British muslins were not successfully introduced until the year 1781, and were carried to no great extent until 1785, after which period the progress during two years became rapid beyond all example. The acquisition of cotton wool of a superior quality from Demerara and the Brazils, and the improvements made in the spinning fine yarns upon the mule jennies, had given a great spring to this branch of the cotton manufactory; above half a million pieces of muslin of different kinds, including shawls and handkerchiefs, were computed to be annually made in Great Britain ; while the quantity not only increased daily, but thie quality was exceedingly improved, and a yearly supply of about 300 bales of East India cotton having been obtained by the way of Ostend, yarns were spuri, and muslins wove equal to any from India. No thing, therefore, but a fine raw material appeared want ing to enable the British manufacturer to carry this branch 10 the greatest extent; and of all others it is that species of cotton goods, which deserves most to be encouraged, because of the immense return it makes for labour more than any other branch of the cotton manufactory. East India cotton wool bas been spun into one pound of yarn, worth five guineas ; and when wore into muslin, and afterwards ornamented by children in the tambour, has extended to the value of £.13, yielding a return of 5,900 per cent, ne the raw material.

The muslin weaver (like those who are employed on different stuffs) sits at his work. His warp is the threads that are extended lengthways on the loom. The woof is that which he shoots across the warp by means of his shuttle.

The shuttle forms the woof by being thrown alternately from right to left, and from left to right, across, and between the threads of the warp. In the middle of the shuttle is a cavity called the eye, or chamber, and in this is enclosed the spole, or bobbin, on which the thread er part of it is wound. The thread for the warp is wound on a kind of large wooden bobbins to dispose it for warping.-When the warp is mounted, the weaver treads alternately on the treddle, first on the right step, and then on the left, which raises and lowers the threads of the warp equally: between these he throws transversely the shuttle from the one to the other; and every time that the shuttle is thug. thrown, a thread of the woof is inserted in the warp.This process is continued till the piece is finished, when it is taken off the loom by unrolling it from the beam on wbich it had been rolled, in proportion as it was wove.

An apprentice to a muslin weaver is bound six years ; for which he has the half of his earnings during his time. Journeymen are paid by the piece, and, in ordinary, gain from 21s. to 30s. per week.


(Continued from p. 319.) 11. HAVING

now said so much in recoinmendation of an industrious babit, I shall proceed to point out the method by which you may choose a situation in which yoå are most likely to succeed; the effectual way of doing this, is by paying particular attention to the following admonitory adages.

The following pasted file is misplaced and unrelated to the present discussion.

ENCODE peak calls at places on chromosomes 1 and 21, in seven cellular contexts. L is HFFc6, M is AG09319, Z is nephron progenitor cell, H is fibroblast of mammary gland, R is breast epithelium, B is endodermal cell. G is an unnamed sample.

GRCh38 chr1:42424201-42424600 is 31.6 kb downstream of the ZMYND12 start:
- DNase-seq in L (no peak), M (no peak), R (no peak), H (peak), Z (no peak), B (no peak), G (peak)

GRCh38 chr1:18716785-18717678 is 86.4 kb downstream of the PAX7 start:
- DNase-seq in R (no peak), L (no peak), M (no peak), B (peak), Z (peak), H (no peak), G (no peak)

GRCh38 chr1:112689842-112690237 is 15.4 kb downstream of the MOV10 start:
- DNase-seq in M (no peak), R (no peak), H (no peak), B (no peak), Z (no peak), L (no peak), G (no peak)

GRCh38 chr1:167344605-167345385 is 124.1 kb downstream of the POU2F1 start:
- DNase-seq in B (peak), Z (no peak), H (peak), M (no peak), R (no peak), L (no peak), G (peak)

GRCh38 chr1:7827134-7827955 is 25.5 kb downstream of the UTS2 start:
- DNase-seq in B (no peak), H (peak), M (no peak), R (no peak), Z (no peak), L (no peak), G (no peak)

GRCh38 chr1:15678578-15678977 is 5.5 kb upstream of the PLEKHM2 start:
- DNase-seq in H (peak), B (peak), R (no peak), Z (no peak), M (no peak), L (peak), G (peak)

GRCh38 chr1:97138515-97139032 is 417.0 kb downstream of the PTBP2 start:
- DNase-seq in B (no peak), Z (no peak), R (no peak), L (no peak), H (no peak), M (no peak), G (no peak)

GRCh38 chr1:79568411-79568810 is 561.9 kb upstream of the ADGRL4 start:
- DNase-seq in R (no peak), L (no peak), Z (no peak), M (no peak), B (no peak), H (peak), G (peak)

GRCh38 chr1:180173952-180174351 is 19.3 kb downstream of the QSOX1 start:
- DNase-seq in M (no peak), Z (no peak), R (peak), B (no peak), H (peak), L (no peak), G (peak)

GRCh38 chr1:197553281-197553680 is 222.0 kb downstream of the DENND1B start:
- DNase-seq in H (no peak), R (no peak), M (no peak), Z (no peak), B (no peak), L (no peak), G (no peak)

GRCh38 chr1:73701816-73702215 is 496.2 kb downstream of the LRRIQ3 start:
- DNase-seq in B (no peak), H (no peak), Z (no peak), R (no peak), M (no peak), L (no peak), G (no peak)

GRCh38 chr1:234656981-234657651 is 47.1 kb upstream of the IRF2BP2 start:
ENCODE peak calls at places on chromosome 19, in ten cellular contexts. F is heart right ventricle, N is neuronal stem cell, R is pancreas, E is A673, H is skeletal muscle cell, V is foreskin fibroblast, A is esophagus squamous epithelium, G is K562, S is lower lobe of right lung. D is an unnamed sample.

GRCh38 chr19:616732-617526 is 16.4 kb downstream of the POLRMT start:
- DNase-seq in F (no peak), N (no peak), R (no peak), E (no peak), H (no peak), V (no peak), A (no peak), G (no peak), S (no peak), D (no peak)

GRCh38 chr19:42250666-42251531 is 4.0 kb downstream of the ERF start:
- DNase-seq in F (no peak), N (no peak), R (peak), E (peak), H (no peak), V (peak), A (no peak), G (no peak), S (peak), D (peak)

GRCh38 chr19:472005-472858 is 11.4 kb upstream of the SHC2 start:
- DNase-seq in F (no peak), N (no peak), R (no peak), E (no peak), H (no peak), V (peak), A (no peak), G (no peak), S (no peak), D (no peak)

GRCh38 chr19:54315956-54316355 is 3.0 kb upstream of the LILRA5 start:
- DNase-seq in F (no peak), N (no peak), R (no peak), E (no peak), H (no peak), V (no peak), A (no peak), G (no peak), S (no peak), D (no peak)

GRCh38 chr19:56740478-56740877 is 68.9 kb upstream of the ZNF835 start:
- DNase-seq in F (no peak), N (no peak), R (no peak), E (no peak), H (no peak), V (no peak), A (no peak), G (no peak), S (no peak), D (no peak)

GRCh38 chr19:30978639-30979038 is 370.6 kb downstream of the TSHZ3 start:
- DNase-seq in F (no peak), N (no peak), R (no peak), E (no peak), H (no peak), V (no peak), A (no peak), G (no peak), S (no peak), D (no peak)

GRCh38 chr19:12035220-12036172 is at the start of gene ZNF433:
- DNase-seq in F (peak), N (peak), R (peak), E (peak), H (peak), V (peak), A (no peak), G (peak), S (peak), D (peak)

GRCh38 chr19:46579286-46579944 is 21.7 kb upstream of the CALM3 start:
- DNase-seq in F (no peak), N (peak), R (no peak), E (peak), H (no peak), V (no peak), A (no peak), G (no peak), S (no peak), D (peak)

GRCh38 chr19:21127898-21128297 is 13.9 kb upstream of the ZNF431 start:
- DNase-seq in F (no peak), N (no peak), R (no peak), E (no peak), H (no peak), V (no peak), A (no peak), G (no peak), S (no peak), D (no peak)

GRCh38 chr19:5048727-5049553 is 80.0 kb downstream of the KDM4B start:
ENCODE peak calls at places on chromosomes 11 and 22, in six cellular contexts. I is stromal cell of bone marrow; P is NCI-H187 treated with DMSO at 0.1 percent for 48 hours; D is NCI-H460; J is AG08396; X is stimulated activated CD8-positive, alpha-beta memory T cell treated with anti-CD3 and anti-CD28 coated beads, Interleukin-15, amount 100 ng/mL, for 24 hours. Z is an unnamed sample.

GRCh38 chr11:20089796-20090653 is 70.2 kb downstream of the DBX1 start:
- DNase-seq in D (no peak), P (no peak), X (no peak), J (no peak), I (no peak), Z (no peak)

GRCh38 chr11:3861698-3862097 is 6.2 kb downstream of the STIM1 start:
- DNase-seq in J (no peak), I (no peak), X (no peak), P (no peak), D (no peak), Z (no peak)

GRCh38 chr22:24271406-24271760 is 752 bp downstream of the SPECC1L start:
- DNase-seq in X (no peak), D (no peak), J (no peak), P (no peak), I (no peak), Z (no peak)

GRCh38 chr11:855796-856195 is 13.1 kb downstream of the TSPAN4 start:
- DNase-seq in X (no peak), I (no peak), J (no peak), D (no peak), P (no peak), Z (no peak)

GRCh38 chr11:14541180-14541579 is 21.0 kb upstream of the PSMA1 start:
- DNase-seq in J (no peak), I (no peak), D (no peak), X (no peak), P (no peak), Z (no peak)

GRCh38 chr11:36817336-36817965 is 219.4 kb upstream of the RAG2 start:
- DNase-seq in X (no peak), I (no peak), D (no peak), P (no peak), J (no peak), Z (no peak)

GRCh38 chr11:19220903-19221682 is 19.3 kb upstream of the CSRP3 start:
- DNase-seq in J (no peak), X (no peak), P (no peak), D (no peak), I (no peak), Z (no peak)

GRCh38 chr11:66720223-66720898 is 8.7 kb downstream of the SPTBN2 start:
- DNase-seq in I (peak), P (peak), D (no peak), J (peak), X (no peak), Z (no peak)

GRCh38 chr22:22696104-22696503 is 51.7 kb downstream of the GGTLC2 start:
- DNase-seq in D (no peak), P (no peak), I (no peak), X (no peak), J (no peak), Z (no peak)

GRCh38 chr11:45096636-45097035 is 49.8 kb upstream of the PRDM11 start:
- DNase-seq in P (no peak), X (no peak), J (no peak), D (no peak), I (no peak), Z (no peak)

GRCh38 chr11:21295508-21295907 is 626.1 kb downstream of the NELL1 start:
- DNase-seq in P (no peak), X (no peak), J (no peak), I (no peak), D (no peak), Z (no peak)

“ Stretch your arm no farther than your sleeve will reacb;" because, “ by climbing step after step, the ladder is ascended ;" whereas," he who would be rich in one year is generally hanged in six months!" and, on the other hand, "a wise man aims at nothing beyond his reach." "These being axioms of acknowledged authenticity, ought to be




strictly adhered to; at the same time teaching you to "be bumble in your choice, and moderate in your desires ;' Te collecting, as Pope says, that

“Honour and shame from no condition rise;

Act well your part, there all the honour lies." And lest. by soaring too far above your capacity or cir: cumstances, you meet your ruin like the ambitious tortoise, in the Fables of Æsop, who petitioned two wild ducks to carry bim ор

into the air, that he might see foreign couni tries, when opening his mouth to express his surprise at what he bebeld, he lost his bold, and falling down, was dasked to pieces on the ground; and thus his vanity proved the means of bis destruction.

II. Supposing now, that you have fixed your mind, and settled in some useful calling, I would recommend you to “ stick fast by whatsoever situation you are placed in;" for, as the proverb says, “a rolling stone gathers no moss,"

one bird in the band is worth two in the bush ;" meaning by this, “ you are sure of the place you possess; but you are not certain of getting another, or even so good u

you once leave it;' besides, “ credit lost, or charac.. ter lost, is like broken glass,” when once broken not to be mended ; which proves the old saying, get a bad name and go hang yourself ;" whereas, on the other hand, get a good name and you may lie in bed till noon."

IV. The way to obtain a good name, the value of which is so evidently set forth above, is by constant application to business, and to "refrain from vices of all descriptions ;' foremost on the list of which stand “drinking and gaming, the pernicious effects of which are always felt by those who indulge in them; beware of these as you respect your reputation, and avoid them as certain ruin,” being detrie mental to all kinds of business, because a man in that situation can do nothing ; and you must remember" if you would bave your business well done, do it yourself, if not, make your servant do it for you ;" and again, "he that would have a thing done quickly and well, must do it himself;" for as “ diligence is the mother of good luck, so “misfortune is the darling daughter of idleness ;" and again, “ do you keep your shop and your shop will keep